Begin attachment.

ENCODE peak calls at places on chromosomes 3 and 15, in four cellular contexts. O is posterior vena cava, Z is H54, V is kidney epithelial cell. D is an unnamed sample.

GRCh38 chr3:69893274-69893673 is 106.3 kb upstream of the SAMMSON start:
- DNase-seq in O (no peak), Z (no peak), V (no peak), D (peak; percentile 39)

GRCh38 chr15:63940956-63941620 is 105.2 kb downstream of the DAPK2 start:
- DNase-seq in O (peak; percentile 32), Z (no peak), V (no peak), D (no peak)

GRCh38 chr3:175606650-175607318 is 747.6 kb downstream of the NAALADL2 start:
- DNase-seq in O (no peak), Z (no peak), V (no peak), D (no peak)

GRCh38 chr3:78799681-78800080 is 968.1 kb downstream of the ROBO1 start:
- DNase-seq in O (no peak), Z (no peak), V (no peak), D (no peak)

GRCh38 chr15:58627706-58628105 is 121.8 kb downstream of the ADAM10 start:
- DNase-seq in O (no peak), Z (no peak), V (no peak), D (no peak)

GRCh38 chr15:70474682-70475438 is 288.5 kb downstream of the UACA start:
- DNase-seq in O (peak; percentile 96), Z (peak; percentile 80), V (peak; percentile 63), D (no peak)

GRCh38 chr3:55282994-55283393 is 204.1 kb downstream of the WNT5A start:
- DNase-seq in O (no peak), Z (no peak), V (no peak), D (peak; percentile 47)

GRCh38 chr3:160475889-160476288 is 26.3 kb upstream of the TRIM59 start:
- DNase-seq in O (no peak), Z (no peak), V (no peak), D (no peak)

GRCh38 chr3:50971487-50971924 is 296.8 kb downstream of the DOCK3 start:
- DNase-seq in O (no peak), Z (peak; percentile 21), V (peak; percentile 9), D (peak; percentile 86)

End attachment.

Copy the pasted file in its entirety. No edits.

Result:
ENCODE peak calls at places on chromosomes 3 and 15, in four cellular contexts. O is posterior vena cava, Z is H54, V is kidney epithelial cell. D is an unnamed sample.

GRCh38 chr3:69893274-69893673 is 106.3 kb upstream of the SAMMSON start:
- DNase-seq in O (no peak), Z (no peak), V (no peak), D (peak; percentile 39)

GRCh38 chr15:63940956-63941620 is 105.2 kb downstream of the DAPK2 start:
- DNase-seq in O (peak; percentile 32), Z (no peak), V (no peak), D (no peak)

GRCh38 chr3:175606650-175607318 is 747.6 kb downstream of the NAALADL2 start:
- DNase-seq in O (no peak), Z (no peak), V (no peak), D (no peak)

GRCh38 chr3:78799681-78800080 is 968.1 kb downstream of the ROBO1 start:
- DNase-seq in O (no peak), Z (no peak), V (no peak), D (no peak)

GRCh38 chr15:58627706-58628105 is 121.8 kb downstream of the ADAM10 start:
- DNase-seq in O (no peak), Z (no peak), V (no peak), D (no peak)

GRCh38 chr15:70474682-70475438 is 288.5 kb downstream of the UACA start:
- DNase-seq in O (peak; percentile 96), Z (peak; percentile 80), V (peak; percentile 63), D (no peak)

GRCh38 chr3:55282994-55283393 is 204.1 kb downstream of the WNT5A start:
- DNase-seq in O (no peak), Z (no peak), V (no peak), D (peak; percentile 47)

GRCh38 chr3:160475889-160476288 is 26.3 kb upstream of the TRIM59 start:
- DNase-seq in O (no peak), Z (no peak), V (no peak), D (no peak)

GRCh38 chr3:50971487-50971924 is 296.8 kb downstream of the DOCK3 start:
- DNase-seq in O (no peak), Z (peak; percentile 21), V (peak; percentile 9), D (peak; percentile 86)